"Side channel safe" practices

Intel responded to the reporting on PortSmash by saying:

Software or software libraries can be protected against such issues by employing side channel safe development practices.

Are these practices well-understood by security experts, and does Rust provide sufficient guarantees to employ them?

I found a presentation (older than PortSmash) about techniques for preventing side-channel attacks, giving the following programming guidelines:

  • Avoid all data flow from secrets to branch conditions and memory addresses
  • Avoid the following instructions when manipulating sensitive data:
    • On AMD/Intel:
      • DIV, IDIV, FDIV
      • Higher-level math instructions (e.g. FSIN)
    • On PowerPC:
    • On ARM Cortex-M3:

Given these assembly-level guidelines, I expect that the corresponding guidelines for higher-level compiled languages such as C or Rust are fairly straightforward:

  • Don’t use sensitive data in conditionals (e.g. switch, if)
  • Don’t use sensitive data when indexing or doing pointer-arithmetic
  • When doing arithmetic on sensitive data:
    • On AMD/Intel: Don’t use floating-point division or any higher-level floating point math functions
    • On PowerPC: Don’t use multiplication at all
    • On ARM: Don’t use 64-bit multiplication

So my questions are:

  • Is my interpretations of the guidelines (roughly) accurate?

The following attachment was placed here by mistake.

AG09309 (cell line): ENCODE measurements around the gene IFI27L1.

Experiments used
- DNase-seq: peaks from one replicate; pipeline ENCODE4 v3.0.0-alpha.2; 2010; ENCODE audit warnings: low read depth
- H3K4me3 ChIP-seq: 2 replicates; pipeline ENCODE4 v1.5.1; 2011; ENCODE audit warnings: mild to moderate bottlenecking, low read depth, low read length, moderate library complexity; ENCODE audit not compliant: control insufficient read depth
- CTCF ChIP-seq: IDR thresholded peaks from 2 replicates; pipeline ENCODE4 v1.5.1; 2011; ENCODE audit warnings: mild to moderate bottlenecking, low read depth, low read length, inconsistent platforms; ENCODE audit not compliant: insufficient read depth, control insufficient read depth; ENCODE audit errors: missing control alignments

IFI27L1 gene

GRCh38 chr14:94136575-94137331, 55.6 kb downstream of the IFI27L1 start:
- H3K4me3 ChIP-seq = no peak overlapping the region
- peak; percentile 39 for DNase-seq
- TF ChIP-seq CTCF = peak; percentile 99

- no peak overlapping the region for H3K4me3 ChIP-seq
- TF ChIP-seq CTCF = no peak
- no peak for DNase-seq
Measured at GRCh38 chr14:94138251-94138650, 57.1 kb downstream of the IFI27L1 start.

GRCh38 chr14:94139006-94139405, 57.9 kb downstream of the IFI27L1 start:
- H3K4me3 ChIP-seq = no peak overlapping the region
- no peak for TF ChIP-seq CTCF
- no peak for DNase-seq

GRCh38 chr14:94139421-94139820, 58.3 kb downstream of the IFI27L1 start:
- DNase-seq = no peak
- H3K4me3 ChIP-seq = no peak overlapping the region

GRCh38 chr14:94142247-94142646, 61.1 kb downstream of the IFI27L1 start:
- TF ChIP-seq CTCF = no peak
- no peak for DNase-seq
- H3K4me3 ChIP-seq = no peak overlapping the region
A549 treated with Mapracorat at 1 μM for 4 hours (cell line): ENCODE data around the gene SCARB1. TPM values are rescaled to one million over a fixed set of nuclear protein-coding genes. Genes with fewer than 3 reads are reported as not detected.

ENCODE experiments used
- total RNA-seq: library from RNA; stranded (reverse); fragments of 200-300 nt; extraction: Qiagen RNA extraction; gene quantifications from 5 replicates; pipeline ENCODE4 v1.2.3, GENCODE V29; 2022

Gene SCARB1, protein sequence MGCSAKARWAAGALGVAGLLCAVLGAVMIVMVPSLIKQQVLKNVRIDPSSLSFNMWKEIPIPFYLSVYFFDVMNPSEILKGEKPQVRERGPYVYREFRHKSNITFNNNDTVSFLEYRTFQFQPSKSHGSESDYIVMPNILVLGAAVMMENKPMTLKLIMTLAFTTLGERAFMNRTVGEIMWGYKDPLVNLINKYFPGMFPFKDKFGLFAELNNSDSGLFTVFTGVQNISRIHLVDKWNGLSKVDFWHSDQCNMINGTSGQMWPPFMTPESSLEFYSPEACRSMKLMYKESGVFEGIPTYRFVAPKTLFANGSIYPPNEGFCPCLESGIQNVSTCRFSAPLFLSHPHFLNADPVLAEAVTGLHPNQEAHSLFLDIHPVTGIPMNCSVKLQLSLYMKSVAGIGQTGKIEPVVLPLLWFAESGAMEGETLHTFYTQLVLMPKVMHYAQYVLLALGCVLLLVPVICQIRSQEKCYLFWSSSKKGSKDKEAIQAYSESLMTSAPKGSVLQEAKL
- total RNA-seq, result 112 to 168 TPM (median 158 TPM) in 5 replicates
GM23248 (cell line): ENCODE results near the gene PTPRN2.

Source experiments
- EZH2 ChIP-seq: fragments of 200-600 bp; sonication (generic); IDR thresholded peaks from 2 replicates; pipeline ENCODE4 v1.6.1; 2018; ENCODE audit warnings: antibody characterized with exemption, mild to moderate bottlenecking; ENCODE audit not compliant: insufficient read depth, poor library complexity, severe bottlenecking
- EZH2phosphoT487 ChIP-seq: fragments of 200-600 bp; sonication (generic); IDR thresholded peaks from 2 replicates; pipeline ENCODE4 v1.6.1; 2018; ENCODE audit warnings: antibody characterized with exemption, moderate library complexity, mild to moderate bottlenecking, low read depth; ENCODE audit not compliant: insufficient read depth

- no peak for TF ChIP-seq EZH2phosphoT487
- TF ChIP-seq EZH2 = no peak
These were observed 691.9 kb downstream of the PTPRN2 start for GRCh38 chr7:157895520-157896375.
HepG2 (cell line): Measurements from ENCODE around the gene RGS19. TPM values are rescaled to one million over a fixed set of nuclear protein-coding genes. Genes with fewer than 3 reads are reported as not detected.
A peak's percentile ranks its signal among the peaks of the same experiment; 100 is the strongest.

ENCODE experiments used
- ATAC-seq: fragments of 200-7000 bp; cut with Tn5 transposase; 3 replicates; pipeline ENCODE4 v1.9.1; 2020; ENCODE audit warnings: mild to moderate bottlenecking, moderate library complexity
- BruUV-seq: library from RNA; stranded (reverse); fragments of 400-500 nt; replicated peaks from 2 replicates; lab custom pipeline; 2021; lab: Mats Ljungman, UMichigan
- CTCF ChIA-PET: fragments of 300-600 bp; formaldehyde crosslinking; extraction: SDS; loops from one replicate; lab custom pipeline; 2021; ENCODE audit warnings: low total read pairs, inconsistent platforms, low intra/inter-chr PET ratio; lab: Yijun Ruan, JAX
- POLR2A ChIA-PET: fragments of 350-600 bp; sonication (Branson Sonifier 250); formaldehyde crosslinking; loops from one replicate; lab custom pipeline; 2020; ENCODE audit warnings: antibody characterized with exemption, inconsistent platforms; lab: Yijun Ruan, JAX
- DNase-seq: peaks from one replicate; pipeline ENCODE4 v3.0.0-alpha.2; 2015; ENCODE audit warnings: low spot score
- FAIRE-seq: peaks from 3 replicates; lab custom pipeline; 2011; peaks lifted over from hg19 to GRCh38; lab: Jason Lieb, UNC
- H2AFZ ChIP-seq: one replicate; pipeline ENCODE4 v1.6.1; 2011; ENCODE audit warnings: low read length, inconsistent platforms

• More importantly: can the compiler insert the dangerous instructions while “optimizing”, even for code that doesn’t explicitly use any of the verboten operations?

The answer is “yes”, and is why (AFAIK) most crypto libs use a heavy dose of hand-written assembly code.


@vitalyd Then would it not be useful to have, let’s say on the Cargo.toml level, an option to disallow certain optimizations (e.g. by name), or perhaps even any optimization that can result in the usage of certain ASM instructions?

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Before discussing this at the Cargo.toml (or the like) level, the compilers/backends/optimizers (LLVM, in the case of Rust) would need to support some optimization modes/directives/something that precludes them from creating attack vectors (side channels wouldn’t be the only type). Needless to say, this is very difficult and I’m not aware of any compiler actually supporting this type of thing.


If the Intel claim that there are existing well-known effective techniques for avoiding these kinds of attacks is correct, then why would it go without saying that such compiler directives would be difficult to support?

Let me answer your question with a couple of my own :slight_smile:

  • Does Intel’s own compiler (icc) have any support for this?
  • If this is simple, why isn’t it already a feature of compilers?

I’m not a compiler writer nor a crypto implementer, so take what I say as appropriate. Here’s my speculation on why:

  • Need to pin down directives, pragmas, or otherwise compiler extensions on instructing the optimizer on where security sensitive code is located. Like everyone else, pinning down interfaces is a scary thought for maintainers of long-lived products. Add to that the sensitive nature of these, and that aspect gets worse.
  • How do you denote “secrets”? Is it a transient property? What is its granularity? How do you prevent a secret from flowing into a branch in the presence of non-inlined callees? How do you not destroy performance of other interacting code, but perhaps most of which doesn’t present a timing surface?
  • What exactly does the compiler guarantee here? Is it even a guarantee? Is it a best effort? Do all supported architectures have equal (and correct) support? If it’s not a guarantee then I’d expect crypto authors to write the stuff by hand anyway, in assembly (ie status quo).